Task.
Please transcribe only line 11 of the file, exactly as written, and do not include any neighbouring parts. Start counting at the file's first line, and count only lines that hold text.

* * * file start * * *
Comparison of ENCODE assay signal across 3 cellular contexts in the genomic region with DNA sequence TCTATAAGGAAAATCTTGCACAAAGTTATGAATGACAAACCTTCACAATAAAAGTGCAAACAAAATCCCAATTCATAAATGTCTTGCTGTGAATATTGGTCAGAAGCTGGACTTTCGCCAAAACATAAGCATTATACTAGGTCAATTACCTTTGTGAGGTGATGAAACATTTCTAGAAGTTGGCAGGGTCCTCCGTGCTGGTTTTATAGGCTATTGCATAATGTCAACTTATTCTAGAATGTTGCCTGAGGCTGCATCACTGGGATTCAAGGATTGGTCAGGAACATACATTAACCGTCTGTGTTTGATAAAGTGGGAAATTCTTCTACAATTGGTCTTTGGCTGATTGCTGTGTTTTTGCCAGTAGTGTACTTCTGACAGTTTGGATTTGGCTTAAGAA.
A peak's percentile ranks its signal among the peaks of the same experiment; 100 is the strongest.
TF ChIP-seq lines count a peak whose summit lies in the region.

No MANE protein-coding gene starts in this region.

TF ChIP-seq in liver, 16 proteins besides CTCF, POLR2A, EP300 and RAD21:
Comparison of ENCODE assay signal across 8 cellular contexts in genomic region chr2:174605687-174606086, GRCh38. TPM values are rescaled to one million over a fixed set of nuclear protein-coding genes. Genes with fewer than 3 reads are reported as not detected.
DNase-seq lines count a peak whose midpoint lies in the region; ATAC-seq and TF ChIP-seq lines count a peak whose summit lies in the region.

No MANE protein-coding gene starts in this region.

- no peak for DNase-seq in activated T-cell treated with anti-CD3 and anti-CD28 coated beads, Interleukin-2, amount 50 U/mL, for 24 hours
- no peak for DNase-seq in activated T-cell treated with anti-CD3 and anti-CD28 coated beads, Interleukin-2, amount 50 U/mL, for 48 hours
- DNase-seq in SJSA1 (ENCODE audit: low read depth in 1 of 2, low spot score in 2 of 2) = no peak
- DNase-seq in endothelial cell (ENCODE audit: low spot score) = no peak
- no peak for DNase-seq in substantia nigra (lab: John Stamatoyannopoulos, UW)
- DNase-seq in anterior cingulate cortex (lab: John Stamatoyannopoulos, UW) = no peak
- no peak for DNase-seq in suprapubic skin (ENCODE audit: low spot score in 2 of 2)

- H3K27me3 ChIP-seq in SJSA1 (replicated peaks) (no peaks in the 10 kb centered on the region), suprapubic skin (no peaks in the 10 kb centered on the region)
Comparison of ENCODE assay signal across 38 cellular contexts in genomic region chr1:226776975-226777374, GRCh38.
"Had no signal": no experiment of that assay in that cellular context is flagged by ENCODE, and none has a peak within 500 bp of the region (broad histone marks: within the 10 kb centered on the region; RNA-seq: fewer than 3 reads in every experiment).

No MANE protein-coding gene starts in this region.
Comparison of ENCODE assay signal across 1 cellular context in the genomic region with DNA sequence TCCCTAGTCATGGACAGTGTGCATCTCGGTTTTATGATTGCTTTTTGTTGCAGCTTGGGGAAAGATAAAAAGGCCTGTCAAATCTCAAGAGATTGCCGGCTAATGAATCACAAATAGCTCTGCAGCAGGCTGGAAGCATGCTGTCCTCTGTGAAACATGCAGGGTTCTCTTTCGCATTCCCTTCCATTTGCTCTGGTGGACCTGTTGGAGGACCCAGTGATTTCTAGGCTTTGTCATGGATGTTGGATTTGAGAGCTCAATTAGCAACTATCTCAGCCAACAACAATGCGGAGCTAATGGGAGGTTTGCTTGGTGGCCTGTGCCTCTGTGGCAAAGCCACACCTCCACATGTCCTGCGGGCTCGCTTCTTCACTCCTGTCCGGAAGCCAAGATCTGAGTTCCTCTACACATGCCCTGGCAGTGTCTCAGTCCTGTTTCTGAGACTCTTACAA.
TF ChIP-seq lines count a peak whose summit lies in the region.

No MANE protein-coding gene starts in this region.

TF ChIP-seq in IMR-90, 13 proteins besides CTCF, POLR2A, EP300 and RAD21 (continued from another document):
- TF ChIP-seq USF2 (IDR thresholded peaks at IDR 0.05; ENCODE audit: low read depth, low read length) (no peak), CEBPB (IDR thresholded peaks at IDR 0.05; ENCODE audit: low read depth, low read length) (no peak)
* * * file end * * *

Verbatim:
- DNase-seq in SJSA1 (ENCODE audit: low read depth in 1 of 2, low spot score in 2 of 2) = no peak